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Norristown Family Law Blog

Coping with an aggressive ex when relocating after divorce

The divorce is finally over. You and your child can now work on getting your lives back on track and moving toward your new futures. For many people, finding a new home is the perfect way to get a fresh start. Don’t be too hasty to start packing, though, it may be illegal for you to move in the wake of your divorce.

If your former spouse has any custody rights, you are required to notify them of the fact that you are moving; provide specific details on where you’re moving to; and they must approve of your decision. Convincing an ex to agree to a move may seem like a major task – especially if there are still hard feelings after your divorce – but there are several ways you can get the process moving in your favor.

Do grandparents have rights after a divorce?

Divorce is never easy for anyone especially the people involved. Breaking apart a home is awful. Everyone is impacted by the divorce. As a grandparent, you are always there for your grandchildren. The thought of you no longer being able to spend time with your grandchildren because of the divorce is unimaginable.

Now’s the time to talk about your summer parenting plan

As a parent, you know how quickly summer comes, and how quickly it ends. In those precious three months, the stress of keeping kids engaged, busy and properly cared for is hard enough for two parents. For those considering or in the midst of divorce or separation, the stress of summer vacation only intensifies.

Now is the time to start discussing your proposed parenting plans, before summer arrives. Wait too long and you could end up with a summer that is anything but “fun in the sun.”

4 mistakes that could jeopardize an amicable divorce

Divorcing spouses aren't always looking for a fight and dramatic courtroom resolutions. In fact, many people would prefer to make a divorce as quick and painless as possible so that they can focus on the future.

In these situations, mediation and collaboration will be tools that allow two people to end their marriage and settle divorce-related matters more peacefully. However, the efficacy of these processes can be compromised when one or both parties make one of the following critical mistakes.

Negotiating a custody schedule that works for your family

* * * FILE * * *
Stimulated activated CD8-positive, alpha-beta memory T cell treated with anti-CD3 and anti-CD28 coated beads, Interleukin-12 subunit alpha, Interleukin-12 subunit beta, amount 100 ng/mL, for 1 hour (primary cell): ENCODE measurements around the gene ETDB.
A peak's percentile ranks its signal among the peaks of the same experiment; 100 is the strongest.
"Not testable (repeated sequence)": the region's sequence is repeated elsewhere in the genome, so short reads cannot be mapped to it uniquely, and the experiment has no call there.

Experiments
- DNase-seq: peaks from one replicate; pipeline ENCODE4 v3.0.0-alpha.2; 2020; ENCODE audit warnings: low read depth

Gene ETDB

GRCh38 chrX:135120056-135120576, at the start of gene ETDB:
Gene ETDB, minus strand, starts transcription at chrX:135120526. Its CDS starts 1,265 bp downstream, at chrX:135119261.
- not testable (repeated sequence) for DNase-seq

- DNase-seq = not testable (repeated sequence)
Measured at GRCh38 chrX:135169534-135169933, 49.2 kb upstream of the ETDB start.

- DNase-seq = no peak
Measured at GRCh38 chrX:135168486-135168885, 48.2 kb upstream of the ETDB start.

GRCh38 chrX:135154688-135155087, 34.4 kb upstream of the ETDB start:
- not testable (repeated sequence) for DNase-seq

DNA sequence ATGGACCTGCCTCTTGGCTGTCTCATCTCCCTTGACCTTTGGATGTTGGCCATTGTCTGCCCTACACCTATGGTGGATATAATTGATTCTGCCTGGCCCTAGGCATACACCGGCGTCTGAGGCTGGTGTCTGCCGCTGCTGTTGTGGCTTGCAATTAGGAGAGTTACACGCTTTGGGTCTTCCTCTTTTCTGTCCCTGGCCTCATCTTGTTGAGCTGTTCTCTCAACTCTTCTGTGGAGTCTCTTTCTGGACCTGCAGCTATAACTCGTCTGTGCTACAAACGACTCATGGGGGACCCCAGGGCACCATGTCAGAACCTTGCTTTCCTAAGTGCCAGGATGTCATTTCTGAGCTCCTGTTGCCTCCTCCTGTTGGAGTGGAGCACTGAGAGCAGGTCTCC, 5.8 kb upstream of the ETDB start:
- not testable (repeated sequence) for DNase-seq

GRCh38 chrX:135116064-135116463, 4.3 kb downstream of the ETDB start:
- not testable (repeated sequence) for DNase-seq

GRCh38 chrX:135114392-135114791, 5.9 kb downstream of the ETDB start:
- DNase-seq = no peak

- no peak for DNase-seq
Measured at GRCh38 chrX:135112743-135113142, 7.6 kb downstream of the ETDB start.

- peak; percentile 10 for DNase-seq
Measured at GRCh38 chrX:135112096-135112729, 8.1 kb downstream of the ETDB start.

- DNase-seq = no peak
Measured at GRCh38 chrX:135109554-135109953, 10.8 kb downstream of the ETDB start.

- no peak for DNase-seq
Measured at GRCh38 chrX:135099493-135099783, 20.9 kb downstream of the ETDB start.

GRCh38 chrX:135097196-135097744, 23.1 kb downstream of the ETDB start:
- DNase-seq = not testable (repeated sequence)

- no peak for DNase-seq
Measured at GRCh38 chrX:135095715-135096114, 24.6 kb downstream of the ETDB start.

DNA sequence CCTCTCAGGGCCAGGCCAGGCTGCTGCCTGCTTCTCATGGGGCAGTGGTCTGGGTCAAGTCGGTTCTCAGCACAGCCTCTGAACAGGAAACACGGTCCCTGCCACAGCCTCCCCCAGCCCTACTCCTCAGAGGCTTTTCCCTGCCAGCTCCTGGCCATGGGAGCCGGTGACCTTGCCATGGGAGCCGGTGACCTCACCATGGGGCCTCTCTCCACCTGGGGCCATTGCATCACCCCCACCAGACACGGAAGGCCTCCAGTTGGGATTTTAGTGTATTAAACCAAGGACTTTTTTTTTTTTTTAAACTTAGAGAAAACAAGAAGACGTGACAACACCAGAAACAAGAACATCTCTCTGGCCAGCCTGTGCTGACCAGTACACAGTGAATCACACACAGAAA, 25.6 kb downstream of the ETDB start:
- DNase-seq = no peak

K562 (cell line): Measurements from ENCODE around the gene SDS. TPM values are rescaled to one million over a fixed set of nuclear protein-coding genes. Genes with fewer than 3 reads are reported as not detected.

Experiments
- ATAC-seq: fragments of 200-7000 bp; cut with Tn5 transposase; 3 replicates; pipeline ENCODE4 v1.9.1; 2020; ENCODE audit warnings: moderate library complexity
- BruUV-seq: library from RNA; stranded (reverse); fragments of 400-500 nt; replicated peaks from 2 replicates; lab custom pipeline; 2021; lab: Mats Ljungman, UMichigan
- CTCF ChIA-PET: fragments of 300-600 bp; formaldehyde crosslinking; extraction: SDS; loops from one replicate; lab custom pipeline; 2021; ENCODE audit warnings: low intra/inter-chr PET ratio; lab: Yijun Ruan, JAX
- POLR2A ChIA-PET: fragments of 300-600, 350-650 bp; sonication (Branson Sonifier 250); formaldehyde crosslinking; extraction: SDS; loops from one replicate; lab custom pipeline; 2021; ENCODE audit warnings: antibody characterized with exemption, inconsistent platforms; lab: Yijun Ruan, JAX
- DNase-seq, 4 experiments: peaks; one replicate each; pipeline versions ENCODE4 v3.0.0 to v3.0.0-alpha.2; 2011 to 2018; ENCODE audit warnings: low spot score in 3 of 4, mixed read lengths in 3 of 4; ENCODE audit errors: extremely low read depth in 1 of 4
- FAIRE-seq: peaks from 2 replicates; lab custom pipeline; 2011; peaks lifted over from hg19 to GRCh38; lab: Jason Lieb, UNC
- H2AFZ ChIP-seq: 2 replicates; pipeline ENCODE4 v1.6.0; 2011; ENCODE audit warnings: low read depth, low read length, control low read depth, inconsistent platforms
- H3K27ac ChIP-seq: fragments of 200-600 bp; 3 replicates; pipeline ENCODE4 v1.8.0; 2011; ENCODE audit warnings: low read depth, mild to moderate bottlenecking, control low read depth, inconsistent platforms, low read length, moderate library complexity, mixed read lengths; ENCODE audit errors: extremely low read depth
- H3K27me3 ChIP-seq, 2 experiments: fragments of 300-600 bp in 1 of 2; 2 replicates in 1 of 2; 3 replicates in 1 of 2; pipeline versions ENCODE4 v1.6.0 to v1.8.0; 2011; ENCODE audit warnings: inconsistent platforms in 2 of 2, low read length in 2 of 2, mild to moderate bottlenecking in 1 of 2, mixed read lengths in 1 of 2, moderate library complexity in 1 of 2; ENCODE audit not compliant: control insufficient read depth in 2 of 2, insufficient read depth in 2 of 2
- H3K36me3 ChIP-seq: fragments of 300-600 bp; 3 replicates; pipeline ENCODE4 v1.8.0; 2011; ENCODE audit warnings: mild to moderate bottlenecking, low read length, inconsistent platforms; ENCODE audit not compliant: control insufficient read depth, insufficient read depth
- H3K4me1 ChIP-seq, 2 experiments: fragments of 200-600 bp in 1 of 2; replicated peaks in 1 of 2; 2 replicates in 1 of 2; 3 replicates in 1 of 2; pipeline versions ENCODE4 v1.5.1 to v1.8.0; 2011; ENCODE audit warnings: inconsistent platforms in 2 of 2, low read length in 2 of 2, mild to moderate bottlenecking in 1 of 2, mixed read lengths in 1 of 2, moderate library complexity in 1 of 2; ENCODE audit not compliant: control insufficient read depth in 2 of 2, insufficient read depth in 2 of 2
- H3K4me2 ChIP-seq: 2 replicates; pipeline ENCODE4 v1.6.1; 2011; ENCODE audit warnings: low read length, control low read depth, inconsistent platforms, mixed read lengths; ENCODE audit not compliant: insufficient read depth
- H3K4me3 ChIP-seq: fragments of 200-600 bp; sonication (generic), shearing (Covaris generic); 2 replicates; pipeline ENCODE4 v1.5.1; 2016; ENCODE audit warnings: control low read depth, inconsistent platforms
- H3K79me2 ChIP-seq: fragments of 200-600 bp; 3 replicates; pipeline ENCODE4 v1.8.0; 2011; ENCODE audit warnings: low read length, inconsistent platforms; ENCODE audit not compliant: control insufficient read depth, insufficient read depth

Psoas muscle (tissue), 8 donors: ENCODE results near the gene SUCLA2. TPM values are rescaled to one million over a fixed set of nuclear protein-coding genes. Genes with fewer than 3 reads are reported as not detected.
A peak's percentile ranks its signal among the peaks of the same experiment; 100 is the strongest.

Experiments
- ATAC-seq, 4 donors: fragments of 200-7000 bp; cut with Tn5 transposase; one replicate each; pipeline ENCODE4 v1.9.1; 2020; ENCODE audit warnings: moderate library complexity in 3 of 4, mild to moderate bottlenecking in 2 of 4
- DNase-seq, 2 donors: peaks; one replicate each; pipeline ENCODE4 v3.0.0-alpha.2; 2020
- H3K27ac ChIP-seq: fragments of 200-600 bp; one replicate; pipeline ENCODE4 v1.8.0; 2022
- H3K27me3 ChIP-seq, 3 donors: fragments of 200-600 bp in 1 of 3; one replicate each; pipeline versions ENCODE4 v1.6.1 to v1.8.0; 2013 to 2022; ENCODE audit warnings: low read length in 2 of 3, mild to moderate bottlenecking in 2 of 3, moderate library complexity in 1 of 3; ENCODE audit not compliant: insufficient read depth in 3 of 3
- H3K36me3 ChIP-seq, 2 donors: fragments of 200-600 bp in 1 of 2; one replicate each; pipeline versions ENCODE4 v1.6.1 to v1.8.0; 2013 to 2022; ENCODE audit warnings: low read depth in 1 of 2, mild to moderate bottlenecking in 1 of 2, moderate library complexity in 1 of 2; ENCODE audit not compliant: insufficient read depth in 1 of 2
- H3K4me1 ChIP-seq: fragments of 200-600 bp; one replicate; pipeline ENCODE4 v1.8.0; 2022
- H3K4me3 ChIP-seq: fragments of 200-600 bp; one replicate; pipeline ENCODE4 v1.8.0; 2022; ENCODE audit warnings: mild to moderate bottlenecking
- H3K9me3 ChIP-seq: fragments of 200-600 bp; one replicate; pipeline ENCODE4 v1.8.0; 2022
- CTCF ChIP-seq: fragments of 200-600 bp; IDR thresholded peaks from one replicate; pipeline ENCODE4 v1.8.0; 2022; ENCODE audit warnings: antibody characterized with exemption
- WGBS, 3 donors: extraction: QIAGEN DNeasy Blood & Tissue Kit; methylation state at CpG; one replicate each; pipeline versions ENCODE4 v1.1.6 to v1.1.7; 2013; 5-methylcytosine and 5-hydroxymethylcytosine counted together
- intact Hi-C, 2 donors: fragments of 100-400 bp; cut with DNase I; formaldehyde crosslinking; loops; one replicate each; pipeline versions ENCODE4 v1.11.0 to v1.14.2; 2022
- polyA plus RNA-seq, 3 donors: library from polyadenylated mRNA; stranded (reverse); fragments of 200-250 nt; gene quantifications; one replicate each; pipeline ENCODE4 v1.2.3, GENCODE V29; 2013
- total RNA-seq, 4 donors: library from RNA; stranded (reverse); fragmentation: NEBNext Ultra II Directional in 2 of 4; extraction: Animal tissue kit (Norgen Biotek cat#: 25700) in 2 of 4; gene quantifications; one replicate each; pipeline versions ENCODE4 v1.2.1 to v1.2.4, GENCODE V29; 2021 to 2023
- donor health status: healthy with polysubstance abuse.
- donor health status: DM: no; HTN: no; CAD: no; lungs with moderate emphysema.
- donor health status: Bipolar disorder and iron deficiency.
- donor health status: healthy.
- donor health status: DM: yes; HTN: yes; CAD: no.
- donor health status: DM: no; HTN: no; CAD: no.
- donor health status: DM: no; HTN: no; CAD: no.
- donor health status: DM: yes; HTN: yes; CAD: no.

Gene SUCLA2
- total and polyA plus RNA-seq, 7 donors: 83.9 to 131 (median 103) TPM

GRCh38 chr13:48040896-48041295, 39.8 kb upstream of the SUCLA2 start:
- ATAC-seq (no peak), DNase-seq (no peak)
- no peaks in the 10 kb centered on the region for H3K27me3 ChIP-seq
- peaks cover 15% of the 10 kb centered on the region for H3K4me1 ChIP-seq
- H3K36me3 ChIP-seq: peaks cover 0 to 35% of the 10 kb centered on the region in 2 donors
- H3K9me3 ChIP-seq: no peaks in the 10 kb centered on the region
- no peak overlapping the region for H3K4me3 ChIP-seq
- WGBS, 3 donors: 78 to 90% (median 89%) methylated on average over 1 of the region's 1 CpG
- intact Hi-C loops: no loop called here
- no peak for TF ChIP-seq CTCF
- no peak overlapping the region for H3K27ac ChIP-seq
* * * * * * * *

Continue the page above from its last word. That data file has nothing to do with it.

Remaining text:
When you cannot negotiate, when you cannot talk, when you cannot reach agreements, then you have war. When it comes to your children, you don’t want to drag them into a war. You’ll want to negotiate.

The greatest victory is that which requires no battle.” ― Sun Tzu, The Art of War

Proposed bill seeks to formalize collaborative law in Pennsylvania

If you follow Pennsylvania politics at all, you’ve likely heard much about local redistricting fights and other contentious issues. What you may not have heard about is a new bill introduced by Representative Kate Klunk last summer to formalize the collaborative law process in Pennsylvania. The bill is currently under discussion within the state’s Senate Judiciary Committee and will hopefully move forward this legislative year.

While many family law firms have been using collaborative law methods for years (including our own), this new bill seeks to formally encode the practice within Pennsylvania. Moreover, it recognizes the valuable contribution this less antagonistic approach to resolving disputes makes within our society.

When It’s Time To Seriously Consider Divorce

When you and your spouse first met and fell in love, you probably spent as much time together as possible—getting to know one another, being affectionate and doing activities you both enjoyed. However, after 5, 10 or 20 years of marriage, many couples come to the realization that they not only don’t spend much time with their spouse, but they also may not really want to.

Like any close relationship, maintaining a marriage is hard work and often things like raising children, work and technology consume spouses’ time and zap their energy. While plenty of spouses who go through relationship slumps are able to eventually find their way back to each other and make a marriage work, a significant percentage don’t and decide to go their separate ways.

5 Tips To Spark Great Communication With Children in Transition

Divorce triggers many changes that can be difficult on the whole family, and especially on children. However, transitions to new living arrangements and schedules can be made easier when parents make communication a top priority. Here are some tips for parents on ways to keep the lines of communication open during this, and any, time of great transition.


Is Divorce Mediation Right For You And Your Soon-To-Be Ex?

Divorce is traditionally viewed as being a contentious process. Spouses are programmed to view each another as the enemy and to be guarded and wary when forced to interact with one another. In reality, there are plenty of couples who still like and respect their ex, but simply no longer want to be married and view divorce as a mutually-beneficial solution. If this latter description applies to your situation, you may want to consider divorce mediation.

Divorce mediation is a popular form of alternative dispute resolution in which a trained mediator guides a couple through the divorce process and all related decisions and procedures. While you can choose to also hire a divorce attorney, you are not required to do so as long as the mediation process is productive in helping you and your ex work towards successfully resolving divorce-related matters.   

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